Lapsang Souchong Tea

Fully oxidized tea leaves for a robust cup.


Jul 9th, '16, 11:50
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Re: Lapsang Souchong Tea

by ethan » Jul 9th, '16, 11:50

[quote="jayinhk"]The only LS I've tried was from Fortnum and Mason--

Jay, That was the first L.S. I had. I dated a domestic worker in Hong Kong in late 80s, early 90s, & her employer had it. When she learned that I wanted to try "good tea", she took some of each "flavor" from the tins & replaced it w/ the cheapest loose Chinese tea which probably improved the taste because I think F. & M. is a bit over-flavored (strong).

Anyway, I think that the Fortnum & Mason is typically good L.S., but I don't respect the company. After the BBC documentary on the terrible exploitation & lives of tea farms' laborers, the company said that it would ensure they would not tolerate it. The promise to get their suppliers to change or change suppliers was a lot of hot air. F & M said it had personally saw the improvements it had called for, but no improvements were made. Follow-up by the BBC & a rebroadcast of the documentary followed by new comments that nothing had changed, did not shame major tea companies into pushing for improvement.

On the other hand. It is not easy. Many tea farms are too old & there is worldwide competition for producing the cheapest tea.

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Jul 9th, '16, 13:04
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Re: Lapsang Souchong Tea

by jayinhk » Jul 9th, '16, 13:04

ethan wrote: Anyway, I think that the Fortnum & Mason is typically good L.S., but I don't respect the company. After the BBC documentary on the terrible exploitation & lives of tea farms' laborers, the company said that it would ensure they would not tolerate it. The promise to get their suppliers to change or change suppliers was a lot of hot air. F & M said it had personally saw the improvements it had called for, but no improvements were made. Follow-up by the BBC & a rebroadcast of the documentary followed by new comments that nothing had changed, did not shame major tea companies into pushing for improvement.

On the other hand. It is not easy. Many tea farms are too old & there is worldwide competition for producing the cheapest tea.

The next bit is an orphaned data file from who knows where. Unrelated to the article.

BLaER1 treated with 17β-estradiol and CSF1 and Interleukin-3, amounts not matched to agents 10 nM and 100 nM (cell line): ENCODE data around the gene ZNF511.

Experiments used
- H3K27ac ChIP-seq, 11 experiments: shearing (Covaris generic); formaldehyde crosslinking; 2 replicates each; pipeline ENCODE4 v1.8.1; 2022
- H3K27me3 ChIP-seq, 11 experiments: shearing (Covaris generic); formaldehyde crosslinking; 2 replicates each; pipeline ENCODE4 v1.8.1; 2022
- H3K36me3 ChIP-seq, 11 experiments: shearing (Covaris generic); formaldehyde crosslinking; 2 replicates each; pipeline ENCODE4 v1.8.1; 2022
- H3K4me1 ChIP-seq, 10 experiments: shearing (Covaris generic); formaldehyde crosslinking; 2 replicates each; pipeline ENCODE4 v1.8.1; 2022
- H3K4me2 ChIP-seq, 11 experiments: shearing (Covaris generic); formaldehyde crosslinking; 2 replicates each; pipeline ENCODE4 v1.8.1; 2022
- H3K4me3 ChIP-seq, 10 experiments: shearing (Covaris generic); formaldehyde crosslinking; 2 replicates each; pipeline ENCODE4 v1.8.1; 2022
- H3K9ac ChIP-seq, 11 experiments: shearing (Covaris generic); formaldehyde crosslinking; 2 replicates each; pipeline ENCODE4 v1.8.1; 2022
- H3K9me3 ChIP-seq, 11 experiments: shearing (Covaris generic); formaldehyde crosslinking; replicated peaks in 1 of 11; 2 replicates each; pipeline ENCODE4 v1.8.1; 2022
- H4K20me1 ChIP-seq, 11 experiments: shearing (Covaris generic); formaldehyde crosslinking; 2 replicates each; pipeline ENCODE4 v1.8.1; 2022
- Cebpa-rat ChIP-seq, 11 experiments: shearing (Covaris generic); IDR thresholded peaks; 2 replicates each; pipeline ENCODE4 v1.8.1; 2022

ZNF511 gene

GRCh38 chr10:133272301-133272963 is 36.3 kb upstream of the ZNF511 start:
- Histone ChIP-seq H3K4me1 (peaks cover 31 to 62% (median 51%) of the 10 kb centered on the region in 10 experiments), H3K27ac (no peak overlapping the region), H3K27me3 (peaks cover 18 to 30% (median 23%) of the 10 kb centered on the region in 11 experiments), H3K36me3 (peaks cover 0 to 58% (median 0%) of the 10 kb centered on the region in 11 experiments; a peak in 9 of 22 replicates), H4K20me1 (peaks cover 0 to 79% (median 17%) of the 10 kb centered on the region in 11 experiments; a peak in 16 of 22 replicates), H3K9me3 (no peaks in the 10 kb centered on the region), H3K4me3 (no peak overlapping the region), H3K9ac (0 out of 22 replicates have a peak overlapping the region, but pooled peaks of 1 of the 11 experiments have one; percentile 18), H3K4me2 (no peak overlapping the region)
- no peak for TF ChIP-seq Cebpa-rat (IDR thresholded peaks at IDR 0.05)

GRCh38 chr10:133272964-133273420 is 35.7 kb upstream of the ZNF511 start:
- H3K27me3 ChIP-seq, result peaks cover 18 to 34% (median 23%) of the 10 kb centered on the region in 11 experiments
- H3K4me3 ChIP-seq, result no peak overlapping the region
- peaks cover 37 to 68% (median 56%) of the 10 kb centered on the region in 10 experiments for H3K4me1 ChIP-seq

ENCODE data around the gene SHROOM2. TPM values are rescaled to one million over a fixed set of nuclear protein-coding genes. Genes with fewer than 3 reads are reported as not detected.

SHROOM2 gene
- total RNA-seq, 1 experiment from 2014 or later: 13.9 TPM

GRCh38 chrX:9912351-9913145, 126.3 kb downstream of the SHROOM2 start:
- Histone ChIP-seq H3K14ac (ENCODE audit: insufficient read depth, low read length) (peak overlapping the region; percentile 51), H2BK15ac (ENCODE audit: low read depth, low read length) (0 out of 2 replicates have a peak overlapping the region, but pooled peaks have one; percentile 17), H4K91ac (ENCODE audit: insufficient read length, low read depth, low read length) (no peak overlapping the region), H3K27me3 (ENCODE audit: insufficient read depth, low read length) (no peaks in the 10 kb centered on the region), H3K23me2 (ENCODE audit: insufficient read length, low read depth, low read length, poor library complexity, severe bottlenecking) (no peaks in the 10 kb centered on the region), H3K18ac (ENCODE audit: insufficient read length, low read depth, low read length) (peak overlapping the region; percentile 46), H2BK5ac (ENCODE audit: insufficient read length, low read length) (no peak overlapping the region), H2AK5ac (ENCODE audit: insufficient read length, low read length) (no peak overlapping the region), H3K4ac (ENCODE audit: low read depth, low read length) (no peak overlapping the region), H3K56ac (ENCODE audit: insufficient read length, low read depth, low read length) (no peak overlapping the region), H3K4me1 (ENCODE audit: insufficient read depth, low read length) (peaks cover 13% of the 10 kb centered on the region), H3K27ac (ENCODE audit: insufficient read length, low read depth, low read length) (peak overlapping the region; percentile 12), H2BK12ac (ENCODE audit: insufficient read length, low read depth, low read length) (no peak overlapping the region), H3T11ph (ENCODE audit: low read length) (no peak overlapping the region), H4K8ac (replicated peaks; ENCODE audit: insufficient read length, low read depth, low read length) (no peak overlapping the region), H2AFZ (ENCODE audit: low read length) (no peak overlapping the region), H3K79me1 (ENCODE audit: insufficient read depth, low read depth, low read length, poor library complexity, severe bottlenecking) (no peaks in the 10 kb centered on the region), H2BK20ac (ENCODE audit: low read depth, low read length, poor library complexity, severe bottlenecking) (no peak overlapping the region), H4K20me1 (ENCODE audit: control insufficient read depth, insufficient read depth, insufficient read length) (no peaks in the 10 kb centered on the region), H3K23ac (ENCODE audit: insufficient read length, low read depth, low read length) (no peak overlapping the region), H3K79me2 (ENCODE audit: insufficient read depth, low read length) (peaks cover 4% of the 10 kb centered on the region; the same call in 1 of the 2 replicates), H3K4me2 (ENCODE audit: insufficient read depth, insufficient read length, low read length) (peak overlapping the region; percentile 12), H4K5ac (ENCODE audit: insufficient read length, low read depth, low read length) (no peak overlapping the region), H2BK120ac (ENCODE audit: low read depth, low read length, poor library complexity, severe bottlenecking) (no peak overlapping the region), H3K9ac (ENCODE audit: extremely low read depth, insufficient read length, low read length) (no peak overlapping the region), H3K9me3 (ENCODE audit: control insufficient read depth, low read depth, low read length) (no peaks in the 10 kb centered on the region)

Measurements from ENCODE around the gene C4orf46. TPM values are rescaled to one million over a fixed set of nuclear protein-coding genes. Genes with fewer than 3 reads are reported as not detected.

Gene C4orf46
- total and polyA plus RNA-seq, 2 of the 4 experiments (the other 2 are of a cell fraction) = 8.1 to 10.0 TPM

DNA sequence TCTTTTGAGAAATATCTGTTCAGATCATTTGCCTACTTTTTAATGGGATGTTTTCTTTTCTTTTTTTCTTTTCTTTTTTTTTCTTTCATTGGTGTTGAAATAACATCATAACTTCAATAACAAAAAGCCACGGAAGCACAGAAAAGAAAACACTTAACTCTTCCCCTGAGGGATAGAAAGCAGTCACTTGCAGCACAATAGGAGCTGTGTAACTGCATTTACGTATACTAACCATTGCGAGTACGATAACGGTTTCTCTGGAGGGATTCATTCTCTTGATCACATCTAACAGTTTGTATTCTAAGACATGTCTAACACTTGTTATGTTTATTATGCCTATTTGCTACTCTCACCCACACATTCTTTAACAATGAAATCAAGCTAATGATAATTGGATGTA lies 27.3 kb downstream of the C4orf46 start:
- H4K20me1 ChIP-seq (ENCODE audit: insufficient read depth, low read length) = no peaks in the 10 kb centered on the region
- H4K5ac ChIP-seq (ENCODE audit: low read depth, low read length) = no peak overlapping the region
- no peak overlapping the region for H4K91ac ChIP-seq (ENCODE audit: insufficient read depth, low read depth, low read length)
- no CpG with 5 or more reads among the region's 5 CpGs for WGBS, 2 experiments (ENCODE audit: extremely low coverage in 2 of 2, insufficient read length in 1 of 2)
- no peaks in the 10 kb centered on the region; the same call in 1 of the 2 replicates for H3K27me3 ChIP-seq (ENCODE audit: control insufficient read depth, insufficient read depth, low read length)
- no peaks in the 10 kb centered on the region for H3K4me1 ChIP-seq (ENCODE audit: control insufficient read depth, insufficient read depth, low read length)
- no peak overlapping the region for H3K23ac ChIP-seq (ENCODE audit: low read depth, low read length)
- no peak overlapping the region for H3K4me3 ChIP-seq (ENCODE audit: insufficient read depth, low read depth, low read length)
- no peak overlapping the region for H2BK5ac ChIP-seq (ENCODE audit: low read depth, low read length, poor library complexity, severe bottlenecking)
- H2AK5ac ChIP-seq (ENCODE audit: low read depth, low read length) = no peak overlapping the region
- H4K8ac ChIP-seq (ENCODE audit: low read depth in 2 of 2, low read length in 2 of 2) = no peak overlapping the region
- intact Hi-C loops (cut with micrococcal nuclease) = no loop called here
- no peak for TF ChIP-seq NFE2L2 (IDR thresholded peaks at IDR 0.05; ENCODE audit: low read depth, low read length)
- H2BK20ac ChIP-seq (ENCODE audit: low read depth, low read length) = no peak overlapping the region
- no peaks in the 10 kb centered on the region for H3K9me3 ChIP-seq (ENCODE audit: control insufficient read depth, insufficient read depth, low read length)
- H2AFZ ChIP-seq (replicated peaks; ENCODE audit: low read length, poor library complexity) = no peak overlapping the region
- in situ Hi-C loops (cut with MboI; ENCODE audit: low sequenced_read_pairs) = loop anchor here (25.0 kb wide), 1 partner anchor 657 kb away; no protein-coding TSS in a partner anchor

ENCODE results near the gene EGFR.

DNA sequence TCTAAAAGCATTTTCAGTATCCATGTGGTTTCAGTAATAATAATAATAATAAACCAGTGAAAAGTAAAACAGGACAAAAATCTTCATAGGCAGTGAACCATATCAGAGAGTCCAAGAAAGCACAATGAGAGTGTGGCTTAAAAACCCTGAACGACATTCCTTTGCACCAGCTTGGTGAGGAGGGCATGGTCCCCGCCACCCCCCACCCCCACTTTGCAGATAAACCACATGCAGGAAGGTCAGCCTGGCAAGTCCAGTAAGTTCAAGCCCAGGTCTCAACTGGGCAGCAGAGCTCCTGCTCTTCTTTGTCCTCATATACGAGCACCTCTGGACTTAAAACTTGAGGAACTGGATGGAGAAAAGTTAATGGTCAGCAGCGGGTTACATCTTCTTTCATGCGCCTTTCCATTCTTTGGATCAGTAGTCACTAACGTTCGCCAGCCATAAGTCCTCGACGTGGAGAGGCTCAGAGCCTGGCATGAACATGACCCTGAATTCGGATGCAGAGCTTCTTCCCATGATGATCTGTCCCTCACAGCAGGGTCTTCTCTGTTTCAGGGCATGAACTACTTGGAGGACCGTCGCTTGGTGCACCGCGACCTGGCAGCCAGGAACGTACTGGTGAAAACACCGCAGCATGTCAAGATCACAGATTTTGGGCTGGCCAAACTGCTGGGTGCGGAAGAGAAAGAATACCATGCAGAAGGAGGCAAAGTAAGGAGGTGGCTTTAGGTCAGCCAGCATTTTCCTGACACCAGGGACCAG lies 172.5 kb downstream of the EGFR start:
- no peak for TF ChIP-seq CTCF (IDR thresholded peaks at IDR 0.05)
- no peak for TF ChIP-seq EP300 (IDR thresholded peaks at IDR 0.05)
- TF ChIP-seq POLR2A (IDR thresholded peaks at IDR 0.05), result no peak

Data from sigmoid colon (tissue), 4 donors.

I'd never buy anything from Fortnum and Mason myself, but the tea was a gift to my mother from my future sister-in-law. She actually works for a non-profit organization that tries to help improve factory workers' conditions around Asia. I think she'd be mortified if she knew Fortnum & Mason were up to that kind of thing, especially since she bought a bunch of stuff from their store in London!

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Jul 14th, '16, 23:54
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Re: Lapsang Souchong Tea

by Takarabune » Jul 14th, '16, 23:54

I adore lapsang souchong tea, particularly The Republic of Tea's. One sniff, and I'm reminded of summertime bonfires.
Harney & Son's Russian Country blend has my curiosity.

Jul 15th, '16, 09:14
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Re: Lapsang Souchong Tea

by ethan » Jul 15th, '16, 09:14

Takarbune, Today is the last day of 8 days at a friend's house. She broke 5 ribs & punctured a lung in an accident & eventually signed herself out of a rehab against medical advice. In her house are dozens of tins of Harney & Sons teas, but I really feel "tea" should be the word. All of the black tea is a uniform "blah" w/ flavor added. For other brands I can say the same, such as Kusmi violet. The best part of the tea routine is opening a tin & enjoying the aroma of the flavored dry leaves. The Lapsang Souchong from Upton mentioned before by me, is the only exception.
I think if one has a few flavors at home, then blending oneself might make sense before amassing a collection. (I don't; this kind of tea is not my thing.) I do put a simple, commercial teabag into the glass jars of preserves when they have too little left to spread on bread. The cheapest tea steeped in the jar w/ milk added is a comfort food reminding me of old relatives who used to put a teaspoon of apricot or cherry preserves into their tea when they wanted something special to drink.